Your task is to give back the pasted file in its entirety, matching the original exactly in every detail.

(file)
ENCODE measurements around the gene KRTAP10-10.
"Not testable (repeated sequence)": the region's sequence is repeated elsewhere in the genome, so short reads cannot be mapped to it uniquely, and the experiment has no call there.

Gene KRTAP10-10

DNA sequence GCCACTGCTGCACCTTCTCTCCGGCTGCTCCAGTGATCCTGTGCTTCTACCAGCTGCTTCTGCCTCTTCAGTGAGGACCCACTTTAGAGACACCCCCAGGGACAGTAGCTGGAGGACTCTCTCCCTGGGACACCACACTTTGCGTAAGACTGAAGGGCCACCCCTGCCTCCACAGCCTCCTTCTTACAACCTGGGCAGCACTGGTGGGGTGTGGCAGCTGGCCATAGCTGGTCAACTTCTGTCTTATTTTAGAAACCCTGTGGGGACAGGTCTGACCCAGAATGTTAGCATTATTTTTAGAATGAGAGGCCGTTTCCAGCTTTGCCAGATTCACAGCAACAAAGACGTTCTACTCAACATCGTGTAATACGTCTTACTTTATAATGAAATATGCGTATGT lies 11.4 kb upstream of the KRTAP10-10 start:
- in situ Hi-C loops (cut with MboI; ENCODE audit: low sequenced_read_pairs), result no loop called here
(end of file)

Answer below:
ENCODE measurements around the gene KRTAP10-10.
"Not testable (repeated sequence)": the region's sequence is repeated elsewhere in the genome, so short reads cannot be mapped to it uniquely, and the experiment has no call there.

Gene KRTAP10-10

DNA sequence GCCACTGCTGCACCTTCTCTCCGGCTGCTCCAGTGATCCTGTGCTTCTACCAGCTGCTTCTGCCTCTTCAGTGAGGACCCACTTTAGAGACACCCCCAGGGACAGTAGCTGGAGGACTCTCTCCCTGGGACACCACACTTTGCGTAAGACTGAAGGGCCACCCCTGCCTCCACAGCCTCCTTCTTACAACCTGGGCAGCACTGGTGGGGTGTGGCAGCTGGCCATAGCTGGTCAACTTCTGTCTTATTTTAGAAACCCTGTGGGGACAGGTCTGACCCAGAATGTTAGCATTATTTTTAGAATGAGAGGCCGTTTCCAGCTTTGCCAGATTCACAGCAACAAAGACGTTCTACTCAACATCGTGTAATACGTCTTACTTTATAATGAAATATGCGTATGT lies 11.4 kb upstream of the KRTAP10-10 start:
- in situ Hi-C loops (cut with MboI; ENCODE audit: low sequenced_read_pairs), result no loop called here